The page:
(Originally posted at dherrera.org)
Using a professional as as an authority in an argument can require some assumptions. One such assumption is that members of a professional class place the common good over their self interest.
Without this assumption, we might question whether professionals’ advice to us is tainted in ways that that benefit them, say professionally or financially. Or the taint might be one hiding an ignorance about the subject they do not wish to disclose for fear of embarrassment.
Whether we can rightly assume that professionals act selflessly is the subject of Thomas Haskell’s historical essay “Professionalism versus Capitalism,” from the anthology he edited, The Authority of Experts. He discusses and compares the views of R.H. Tawney, Emile Durkheim, and C.S. Peirce on whether those in the professions act for the common good.
The soundness of this assumption is important for some arguments of authority, including those of journalism, particularly where the risk of an “expert” offering a self-serving or deceptive opinion is high. (A professional with the potential to act selfishly would cause us to question an authority. It does not, of course, render ipso facto the authority’s opinions unwarranted.)
How do we rate professionals today?
Haskell’s essay does not suggest how we might test this assumption today. The value of his essay is not in tellings us whether professionals act selflessly. Instead, the value of his essay lies in its indicating that different generations will think differently about the assumption.
The thinkers Haskell cites believe very different things about self-serving experts than do most of us today. The divergence suggests to me that as we evaluate appeals to professionals, we need to think about perceptions of authority. What might the arguer think of professionals? What would the people around the arguer think or have thought?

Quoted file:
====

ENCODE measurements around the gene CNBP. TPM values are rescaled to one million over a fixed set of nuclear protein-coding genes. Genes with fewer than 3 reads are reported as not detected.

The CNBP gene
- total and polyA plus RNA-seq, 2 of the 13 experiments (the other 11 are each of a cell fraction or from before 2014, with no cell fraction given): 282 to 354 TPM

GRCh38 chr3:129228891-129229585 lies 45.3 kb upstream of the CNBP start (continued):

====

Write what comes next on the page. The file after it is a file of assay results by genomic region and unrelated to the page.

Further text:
In asking these questions, we allow ourselves to act on the principle of charity: presenting an argument we want to critique in a favorable light. We also can think about our own answers to these questions and whether our evidence for them stands up.
Know your audience
The divergence also suggests to me that journalists should watch carefully the long-term trends in what is generally viewed as moral. They should watch trends in how people in professions are trained — what they’re told, the lenses through which they see the world that they’re taught to use.
Observing these trends can provide evidence in support of a view of the authority of professionals that is appropriate for our time.
Journalists, for their part, can use these observations to shape their arguments so that when they cite professionals in stories as authorities, they can be relatively sure that their use of professionals is attuned to how their audience is likely to judge the professionals.
On a side note, Haskell’s discussion of expert authority might offer lessons to some scholars of fallacies and argumentation. His essay suggests that the scholars who say arguments to authority are not per se fallacious are correct.
To reject these appeals out of hand rejects even the possibility that in some time or place the evidence we have about authorities leads us to conclude they are trustworthy. Before rejecting an appeal to authority outright, we need some reason to think the zeitgeist cautions us from trusting authorities to some degree.
This is the view taken by, for example, James Hyslop in Logic and Argument — and, I’m sure, many other argumentation philosophers I haven’t read yet.
(It could also be the case, though, that the experts are never right and also never trustworthy, in which case a search for the good expert might be like waiting for Godot.)
(It could also also be the case that this question needs to be settled discipline by discipline. Witness the seeming angelic qualities of computer scientists involved in the open source software movement.)